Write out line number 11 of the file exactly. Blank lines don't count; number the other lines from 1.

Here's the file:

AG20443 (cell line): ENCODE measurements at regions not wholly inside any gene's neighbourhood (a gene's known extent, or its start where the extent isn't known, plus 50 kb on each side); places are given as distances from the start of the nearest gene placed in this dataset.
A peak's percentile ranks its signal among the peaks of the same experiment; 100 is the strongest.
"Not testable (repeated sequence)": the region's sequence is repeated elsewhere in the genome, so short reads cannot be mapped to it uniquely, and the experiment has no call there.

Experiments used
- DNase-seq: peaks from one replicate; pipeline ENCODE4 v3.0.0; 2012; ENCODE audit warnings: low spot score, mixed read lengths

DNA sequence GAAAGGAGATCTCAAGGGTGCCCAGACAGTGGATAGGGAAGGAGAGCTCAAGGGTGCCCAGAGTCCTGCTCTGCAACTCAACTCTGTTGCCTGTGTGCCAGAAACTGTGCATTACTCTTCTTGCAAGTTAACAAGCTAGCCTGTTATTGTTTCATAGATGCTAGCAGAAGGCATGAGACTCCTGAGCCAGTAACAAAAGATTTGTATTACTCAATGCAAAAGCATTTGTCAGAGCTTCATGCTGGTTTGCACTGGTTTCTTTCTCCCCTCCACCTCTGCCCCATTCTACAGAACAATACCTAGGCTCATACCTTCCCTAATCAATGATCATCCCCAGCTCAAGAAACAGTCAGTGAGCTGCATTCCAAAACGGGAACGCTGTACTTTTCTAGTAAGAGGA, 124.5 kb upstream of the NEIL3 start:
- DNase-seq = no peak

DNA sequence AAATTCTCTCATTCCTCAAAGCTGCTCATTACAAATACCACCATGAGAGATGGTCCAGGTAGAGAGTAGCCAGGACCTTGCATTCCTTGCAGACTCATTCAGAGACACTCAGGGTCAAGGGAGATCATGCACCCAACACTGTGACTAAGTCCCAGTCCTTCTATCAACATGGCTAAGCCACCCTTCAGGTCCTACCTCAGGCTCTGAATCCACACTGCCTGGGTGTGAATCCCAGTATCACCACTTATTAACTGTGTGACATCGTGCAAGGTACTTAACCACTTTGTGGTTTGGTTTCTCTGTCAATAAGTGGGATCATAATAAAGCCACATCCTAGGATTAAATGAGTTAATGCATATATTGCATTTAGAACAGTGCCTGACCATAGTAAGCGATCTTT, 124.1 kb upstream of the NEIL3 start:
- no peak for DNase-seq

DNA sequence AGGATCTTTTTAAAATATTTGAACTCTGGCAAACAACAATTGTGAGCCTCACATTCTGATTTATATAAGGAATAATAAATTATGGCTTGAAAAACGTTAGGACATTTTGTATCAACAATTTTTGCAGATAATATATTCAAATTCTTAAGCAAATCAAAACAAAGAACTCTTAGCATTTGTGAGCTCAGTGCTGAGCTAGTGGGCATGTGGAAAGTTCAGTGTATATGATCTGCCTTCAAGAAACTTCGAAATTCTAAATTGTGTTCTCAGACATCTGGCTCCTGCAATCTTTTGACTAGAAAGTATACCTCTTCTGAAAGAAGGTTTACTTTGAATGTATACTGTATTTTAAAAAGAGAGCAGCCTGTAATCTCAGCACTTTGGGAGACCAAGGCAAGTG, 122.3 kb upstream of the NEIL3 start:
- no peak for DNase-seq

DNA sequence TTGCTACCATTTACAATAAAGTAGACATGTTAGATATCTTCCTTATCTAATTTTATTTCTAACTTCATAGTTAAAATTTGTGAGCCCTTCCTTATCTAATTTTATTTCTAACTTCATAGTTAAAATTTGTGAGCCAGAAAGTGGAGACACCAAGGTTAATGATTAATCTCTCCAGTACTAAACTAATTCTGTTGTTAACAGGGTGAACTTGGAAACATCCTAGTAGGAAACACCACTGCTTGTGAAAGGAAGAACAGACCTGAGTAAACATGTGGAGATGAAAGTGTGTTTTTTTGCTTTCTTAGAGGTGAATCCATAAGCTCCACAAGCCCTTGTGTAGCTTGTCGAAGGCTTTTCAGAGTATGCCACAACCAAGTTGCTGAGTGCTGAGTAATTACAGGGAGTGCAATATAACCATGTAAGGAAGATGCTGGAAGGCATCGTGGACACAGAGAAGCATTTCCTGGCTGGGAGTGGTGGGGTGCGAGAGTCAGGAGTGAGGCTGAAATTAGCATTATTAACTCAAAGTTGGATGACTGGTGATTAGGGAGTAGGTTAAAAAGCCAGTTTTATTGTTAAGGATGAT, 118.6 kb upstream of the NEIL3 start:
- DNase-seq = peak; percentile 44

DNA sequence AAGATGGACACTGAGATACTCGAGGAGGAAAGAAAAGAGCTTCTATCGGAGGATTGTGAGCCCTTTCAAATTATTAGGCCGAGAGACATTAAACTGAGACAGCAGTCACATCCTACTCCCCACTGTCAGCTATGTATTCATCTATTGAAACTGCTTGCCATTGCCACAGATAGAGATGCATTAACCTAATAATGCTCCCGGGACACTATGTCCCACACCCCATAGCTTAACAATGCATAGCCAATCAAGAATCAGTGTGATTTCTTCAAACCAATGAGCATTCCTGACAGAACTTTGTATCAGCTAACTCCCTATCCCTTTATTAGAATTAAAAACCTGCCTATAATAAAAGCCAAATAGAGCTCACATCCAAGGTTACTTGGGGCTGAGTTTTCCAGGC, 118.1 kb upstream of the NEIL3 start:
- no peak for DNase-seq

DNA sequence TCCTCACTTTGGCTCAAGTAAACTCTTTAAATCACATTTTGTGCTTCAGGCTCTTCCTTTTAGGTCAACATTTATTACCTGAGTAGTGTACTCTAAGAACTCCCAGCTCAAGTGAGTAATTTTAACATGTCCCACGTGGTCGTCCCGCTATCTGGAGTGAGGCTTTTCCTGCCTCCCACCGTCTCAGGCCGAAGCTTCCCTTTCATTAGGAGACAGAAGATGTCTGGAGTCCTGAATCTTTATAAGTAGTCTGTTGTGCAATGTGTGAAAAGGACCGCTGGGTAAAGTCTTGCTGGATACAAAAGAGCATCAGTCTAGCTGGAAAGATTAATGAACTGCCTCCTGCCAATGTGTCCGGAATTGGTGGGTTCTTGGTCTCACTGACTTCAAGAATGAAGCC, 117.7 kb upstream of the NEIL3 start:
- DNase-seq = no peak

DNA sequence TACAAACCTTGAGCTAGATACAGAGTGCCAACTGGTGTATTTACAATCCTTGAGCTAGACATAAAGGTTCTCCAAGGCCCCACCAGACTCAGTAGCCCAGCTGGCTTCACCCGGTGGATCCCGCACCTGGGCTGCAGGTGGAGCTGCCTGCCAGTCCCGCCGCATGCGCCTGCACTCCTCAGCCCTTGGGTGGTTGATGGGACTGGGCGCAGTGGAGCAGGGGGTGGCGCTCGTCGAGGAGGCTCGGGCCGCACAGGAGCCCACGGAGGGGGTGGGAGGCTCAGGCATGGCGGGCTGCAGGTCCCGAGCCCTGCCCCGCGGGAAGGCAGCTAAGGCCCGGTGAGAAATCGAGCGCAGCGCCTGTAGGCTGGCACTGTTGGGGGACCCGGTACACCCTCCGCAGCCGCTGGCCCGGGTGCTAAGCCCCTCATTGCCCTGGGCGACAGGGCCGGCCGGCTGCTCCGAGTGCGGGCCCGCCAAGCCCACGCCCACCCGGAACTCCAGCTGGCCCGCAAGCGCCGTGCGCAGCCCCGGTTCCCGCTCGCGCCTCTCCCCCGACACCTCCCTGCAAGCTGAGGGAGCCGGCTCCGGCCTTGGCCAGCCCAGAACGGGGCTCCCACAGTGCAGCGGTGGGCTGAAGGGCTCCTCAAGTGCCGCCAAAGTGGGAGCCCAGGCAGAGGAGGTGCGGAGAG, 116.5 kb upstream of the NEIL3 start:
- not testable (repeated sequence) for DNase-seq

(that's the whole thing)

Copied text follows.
- no peak for DNase-seq